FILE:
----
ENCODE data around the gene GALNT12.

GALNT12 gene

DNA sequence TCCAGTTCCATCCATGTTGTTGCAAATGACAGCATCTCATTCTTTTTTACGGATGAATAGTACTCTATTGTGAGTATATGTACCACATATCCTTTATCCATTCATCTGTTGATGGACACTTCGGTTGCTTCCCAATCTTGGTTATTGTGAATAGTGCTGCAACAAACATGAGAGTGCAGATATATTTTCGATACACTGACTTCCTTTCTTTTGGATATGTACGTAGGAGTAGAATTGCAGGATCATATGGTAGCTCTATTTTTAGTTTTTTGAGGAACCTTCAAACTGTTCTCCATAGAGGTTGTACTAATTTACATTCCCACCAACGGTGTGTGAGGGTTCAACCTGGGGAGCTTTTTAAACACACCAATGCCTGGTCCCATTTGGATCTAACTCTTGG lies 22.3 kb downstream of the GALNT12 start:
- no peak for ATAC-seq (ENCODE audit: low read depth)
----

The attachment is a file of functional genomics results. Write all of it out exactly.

ENCODE data around the gene GALNT12.

GALNT12 gene

DNA sequence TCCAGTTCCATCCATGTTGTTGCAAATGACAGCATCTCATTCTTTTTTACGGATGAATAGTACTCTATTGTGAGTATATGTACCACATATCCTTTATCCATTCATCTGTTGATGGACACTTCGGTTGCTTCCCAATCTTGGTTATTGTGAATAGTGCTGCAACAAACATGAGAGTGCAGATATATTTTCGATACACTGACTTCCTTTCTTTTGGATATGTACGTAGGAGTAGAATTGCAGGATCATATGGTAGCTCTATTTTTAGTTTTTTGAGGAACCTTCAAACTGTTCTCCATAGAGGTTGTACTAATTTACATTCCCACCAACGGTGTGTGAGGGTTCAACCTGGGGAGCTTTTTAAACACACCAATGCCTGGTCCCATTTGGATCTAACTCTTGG lies 22.3 kb downstream of the GALNT12 start:
- no peak for ATAC-seq (ENCODE audit: low read depth)